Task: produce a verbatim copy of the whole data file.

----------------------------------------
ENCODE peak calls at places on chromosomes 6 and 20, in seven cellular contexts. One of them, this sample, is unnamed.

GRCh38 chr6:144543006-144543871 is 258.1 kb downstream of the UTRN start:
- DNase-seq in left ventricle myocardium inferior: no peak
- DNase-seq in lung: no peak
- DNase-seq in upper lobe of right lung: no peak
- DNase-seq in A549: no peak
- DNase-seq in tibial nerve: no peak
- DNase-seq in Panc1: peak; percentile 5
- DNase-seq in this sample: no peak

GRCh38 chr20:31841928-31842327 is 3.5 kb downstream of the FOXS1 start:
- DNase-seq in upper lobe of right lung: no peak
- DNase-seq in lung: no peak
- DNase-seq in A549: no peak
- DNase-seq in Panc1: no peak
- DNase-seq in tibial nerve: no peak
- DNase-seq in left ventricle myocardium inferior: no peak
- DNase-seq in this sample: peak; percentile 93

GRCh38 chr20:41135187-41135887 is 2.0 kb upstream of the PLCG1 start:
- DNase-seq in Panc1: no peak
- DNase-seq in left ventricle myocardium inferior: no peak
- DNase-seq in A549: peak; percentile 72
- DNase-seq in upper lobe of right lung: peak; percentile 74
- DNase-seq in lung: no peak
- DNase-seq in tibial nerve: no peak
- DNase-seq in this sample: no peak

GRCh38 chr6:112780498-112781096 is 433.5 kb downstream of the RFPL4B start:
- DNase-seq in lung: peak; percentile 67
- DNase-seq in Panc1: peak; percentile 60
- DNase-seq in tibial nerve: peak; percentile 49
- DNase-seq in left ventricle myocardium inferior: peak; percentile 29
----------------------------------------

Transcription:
ENCODE peak calls at places on chromosomes 6 and 20, in seven cellular contexts. One of them, this sample, is unnamed.

GRCh38 chr6:144543006-144543871 is 258.1 kb downstream of the UTRN start:
- DNase-seq in left ventricle myocardium inferior: no peak
- DNase-seq in lung: no peak
- DNase-seq in upper lobe of right lung: no peak
- DNase-seq in A549: no peak
- DNase-seq in tibial nerve: no peak
- DNase-seq in Panc1: peak; percentile 5
- DNase-seq in this sample: no peak

GRCh38 chr20:31841928-31842327 is 3.5 kb downstream of the FOXS1 start:
- DNase-seq in upper lobe of right lung: no peak
- DNase-seq in lung: no peak
- DNase-seq in A549: no peak
- DNase-seq in Panc1: no peak
- DNase-seq in tibial nerve: no peak
- DNase-seq in left ventricle myocardium inferior: no peak
- DNase-seq in this sample: peak; percentile 93

GRCh38 chr20:41135187-41135887 is 2.0 kb upstream of the PLCG1 start:
- DNase-seq in Panc1: no peak
- DNase-seq in left ventricle myocardium inferior: no peak
- DNase-seq in A549: peak; percentile 72
- DNase-seq in upper lobe of right lung: peak; percentile 74
- DNase-seq in lung: no peak
- DNase-seq in tibial nerve: no peak
- DNase-seq in this sample: no peak

GRCh38 chr6:112780498-112781096 is 433.5 kb downstream of the RFPL4B start:
- DNase-seq in lung: peak; percentile 67
- DNase-seq in Panc1: peak; percentile 60
- DNase-seq in tibial nerve: peak; percentile 49
- DNase-seq in left ventricle myocardium inferior: peak; percentile 29